Ornée Sr. says he is elated the way his son bounced back to accomplish two world records last year and three this year.
An entrepreneurial spirit
Ornée is the fourth of six children, with three brothers and two sisters. He has always had an entrepreneurial spirit, always thinking outside the box, and very fun-loving, his dad says.
John Ornée and his son, Jon Ornée.
In a family of competitive swimmers or water polo players who became college athletes, Ornée jokes he was the black sheep because he opted to run cross-country and track, and then focused on music rather than sports in college.
He grew up in Grandville until the family moved to Zeeland when he was a high school sophomore. He attended Hope College, where he studied religion. His passion for music led to co-founding the rock band AG Silver, which released four albums and toured the U.S.
About 15 years ago, he began competing in triathlons. His more recent athletic ventures allow him to mix athleticism, creativity, wonder, and strategy.
“There's a lot of strategy and technicality in these various adventures and, certainly, the latest one was just curiosity,” says Ornée. “I drafted behind bikes on group rides, and I drafted behind vehicles for short spurts of time. I thought I could go pretty fast for 100 miles, but you don't know until you try.”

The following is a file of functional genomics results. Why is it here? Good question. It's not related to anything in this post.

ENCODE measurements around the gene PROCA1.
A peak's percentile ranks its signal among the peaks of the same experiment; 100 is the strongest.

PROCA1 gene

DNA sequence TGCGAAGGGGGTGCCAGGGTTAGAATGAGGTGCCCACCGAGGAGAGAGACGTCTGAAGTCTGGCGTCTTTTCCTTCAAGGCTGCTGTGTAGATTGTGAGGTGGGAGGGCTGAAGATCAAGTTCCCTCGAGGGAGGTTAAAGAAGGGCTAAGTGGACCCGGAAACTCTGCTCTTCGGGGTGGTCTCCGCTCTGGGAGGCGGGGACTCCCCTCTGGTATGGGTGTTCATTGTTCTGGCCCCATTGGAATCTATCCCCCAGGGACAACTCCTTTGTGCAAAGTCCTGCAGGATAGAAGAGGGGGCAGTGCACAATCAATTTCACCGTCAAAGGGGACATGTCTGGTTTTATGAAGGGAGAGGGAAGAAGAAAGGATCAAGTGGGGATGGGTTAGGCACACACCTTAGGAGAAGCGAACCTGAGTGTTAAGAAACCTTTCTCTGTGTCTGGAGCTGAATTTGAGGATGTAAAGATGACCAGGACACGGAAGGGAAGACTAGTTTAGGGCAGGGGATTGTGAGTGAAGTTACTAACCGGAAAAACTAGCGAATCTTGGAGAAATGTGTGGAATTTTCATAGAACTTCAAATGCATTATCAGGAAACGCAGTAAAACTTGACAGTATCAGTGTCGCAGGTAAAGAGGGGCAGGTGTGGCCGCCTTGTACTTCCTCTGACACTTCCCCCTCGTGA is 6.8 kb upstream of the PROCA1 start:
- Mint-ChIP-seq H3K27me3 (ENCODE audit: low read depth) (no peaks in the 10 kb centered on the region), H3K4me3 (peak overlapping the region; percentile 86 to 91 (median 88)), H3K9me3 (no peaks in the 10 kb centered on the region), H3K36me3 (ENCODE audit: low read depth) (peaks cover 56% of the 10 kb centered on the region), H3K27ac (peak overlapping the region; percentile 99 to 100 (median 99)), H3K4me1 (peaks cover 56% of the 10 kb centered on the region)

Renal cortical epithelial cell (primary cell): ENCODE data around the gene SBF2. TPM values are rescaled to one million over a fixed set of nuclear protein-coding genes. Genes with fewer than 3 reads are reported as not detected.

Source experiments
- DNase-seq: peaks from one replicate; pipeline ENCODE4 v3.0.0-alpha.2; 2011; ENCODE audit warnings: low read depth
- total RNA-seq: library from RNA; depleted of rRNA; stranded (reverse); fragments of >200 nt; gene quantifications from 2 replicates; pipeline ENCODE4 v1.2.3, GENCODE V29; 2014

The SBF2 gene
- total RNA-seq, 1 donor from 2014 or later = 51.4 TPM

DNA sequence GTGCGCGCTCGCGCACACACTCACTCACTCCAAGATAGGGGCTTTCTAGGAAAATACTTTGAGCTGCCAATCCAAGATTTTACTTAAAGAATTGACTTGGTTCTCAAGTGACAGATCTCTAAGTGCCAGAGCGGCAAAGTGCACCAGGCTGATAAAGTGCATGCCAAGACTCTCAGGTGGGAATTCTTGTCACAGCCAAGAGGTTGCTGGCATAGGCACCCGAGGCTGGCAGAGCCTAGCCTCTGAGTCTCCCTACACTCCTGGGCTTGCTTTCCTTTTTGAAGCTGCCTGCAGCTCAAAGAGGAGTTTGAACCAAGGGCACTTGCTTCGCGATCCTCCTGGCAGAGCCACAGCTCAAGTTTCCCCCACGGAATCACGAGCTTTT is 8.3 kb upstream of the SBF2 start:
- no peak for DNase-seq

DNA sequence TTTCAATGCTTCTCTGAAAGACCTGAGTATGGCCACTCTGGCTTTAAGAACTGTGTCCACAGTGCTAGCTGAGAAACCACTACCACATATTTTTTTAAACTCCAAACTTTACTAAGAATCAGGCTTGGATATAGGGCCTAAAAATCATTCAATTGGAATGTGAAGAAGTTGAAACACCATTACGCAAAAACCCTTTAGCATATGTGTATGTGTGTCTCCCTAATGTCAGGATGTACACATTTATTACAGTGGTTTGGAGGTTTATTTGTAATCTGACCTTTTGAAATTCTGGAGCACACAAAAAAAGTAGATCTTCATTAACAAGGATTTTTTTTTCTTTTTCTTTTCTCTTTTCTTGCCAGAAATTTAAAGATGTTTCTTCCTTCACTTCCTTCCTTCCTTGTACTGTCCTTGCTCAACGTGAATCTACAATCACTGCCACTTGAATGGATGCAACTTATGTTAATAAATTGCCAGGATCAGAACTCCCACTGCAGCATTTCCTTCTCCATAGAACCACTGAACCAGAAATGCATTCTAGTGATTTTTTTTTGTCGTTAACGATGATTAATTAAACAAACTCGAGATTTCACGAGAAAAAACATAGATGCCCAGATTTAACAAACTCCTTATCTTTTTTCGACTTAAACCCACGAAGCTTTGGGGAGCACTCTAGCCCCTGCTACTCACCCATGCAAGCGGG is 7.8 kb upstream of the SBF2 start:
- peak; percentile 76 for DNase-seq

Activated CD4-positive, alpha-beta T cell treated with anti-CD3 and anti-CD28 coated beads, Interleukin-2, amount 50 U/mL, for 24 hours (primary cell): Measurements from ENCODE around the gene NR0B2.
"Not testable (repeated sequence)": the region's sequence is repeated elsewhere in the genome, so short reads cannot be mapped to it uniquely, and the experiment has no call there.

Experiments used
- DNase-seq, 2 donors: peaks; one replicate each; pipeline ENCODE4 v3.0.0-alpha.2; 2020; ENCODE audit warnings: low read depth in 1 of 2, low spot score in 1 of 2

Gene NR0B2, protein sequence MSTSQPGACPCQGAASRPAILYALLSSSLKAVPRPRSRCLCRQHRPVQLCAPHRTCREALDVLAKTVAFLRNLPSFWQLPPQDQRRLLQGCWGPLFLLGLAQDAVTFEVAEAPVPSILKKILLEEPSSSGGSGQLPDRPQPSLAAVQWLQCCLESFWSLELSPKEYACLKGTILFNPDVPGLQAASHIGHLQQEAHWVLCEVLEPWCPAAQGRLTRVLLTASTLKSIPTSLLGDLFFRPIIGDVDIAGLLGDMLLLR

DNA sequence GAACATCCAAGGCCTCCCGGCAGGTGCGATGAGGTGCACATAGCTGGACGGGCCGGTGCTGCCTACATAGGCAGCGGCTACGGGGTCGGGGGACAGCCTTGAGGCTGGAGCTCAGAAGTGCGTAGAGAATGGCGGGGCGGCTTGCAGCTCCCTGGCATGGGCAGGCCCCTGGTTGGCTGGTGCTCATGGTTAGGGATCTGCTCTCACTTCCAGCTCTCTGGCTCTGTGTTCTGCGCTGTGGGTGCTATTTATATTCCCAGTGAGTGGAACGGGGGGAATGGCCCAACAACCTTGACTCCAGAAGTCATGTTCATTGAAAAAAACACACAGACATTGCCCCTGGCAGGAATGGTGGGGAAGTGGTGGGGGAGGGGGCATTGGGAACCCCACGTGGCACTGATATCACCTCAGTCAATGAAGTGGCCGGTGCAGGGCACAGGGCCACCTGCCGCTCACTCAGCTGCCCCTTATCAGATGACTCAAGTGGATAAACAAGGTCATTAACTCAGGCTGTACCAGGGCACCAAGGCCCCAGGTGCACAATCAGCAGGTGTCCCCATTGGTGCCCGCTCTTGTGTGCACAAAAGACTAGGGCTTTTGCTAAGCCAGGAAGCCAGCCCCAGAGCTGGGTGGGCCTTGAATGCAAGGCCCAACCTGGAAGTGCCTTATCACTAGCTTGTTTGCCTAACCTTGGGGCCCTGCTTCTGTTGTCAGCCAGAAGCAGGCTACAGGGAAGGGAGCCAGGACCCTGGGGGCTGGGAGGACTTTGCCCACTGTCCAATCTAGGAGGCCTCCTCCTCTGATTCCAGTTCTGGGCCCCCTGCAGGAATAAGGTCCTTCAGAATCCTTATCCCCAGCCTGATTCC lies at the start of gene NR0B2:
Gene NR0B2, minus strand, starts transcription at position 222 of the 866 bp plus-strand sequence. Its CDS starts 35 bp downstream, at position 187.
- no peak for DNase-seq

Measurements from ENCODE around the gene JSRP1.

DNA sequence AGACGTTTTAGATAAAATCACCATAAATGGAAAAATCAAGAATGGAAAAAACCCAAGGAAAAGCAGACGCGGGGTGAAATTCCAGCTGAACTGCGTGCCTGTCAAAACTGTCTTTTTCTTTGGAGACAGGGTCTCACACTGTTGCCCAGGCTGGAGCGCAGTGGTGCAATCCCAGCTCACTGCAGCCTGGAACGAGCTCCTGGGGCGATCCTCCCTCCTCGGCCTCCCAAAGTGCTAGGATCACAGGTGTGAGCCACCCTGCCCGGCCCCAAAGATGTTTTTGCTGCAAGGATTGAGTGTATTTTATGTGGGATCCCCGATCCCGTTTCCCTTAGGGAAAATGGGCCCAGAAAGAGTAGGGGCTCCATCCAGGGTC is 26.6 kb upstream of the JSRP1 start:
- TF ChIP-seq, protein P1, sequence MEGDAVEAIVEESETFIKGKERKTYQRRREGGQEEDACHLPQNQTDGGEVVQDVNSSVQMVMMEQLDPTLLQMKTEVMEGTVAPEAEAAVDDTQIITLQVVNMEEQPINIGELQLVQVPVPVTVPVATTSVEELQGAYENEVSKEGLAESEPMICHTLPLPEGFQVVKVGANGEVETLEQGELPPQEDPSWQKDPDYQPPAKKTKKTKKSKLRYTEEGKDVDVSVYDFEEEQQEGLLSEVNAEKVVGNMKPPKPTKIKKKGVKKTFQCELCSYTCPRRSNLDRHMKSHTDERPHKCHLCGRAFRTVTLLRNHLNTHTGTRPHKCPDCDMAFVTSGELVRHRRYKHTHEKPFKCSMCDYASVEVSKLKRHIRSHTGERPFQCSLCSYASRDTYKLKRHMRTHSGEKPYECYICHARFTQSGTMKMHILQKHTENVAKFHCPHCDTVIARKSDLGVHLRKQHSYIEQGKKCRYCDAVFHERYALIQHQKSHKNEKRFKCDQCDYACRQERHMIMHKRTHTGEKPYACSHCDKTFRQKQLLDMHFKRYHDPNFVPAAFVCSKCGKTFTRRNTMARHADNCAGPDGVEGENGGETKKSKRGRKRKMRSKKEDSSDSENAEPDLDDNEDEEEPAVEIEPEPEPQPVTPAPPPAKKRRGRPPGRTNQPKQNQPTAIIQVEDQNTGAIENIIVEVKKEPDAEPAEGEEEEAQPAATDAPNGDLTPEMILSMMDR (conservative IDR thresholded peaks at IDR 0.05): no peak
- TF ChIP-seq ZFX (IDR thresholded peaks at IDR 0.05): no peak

He and his dad did some practice rides on quiet roads to get an idea of what could be possible, but they knew it would be impossible to do the 100 miles safely on an open road. Getting permission from the Michigan International Speedway took about six months. The rental fee was picked up by sponsor Michigan Bicycle Law, which advocates for safer bike laws and represents cyclists.
Father and son share identical laughs, which layer over each during the conversation.
“I'm told I sound like my dad, which is a really good thing,” Ornée says with a laugh.
A breather and music
After three world records in eight weeks, it’s time for a breather, he says. He plans on returning to the studio with his wife, Necia, to record some more music and release more music videos this fall for their band, Lady & Gentleman.
He is also going to pivot his training to prepare for a stab at the Everesting world record this winter (running the cumulative elevation of Mount Everest — 29,029 feet). He’s talking with his EP!C RIDE teammates about another World Ultra Cycling record attempt or two next summer. His younger brother, Dave, was part of the relay team that swam across Lake Michigan
Ornée is used to collaborating with family, so calling on his dad for this latest adventure seemed a natural choice.
“I was certainly a little bit skeptical at first, just how safe it could be, but he said that he wouldn't trust anyone with his life more than his dad,” says Ornée Sr. “Well, that really pulled at my heartstrings and made me want to be there for him and to join him in this adventure.”
Besides, at age 69, it was nice to make a little history: “It was fun just to be on the speedway. I told my kids after this, after the race, just remember I crossed the finish line first.”
Follow Ornée's past and future adventures at JonOrnee.com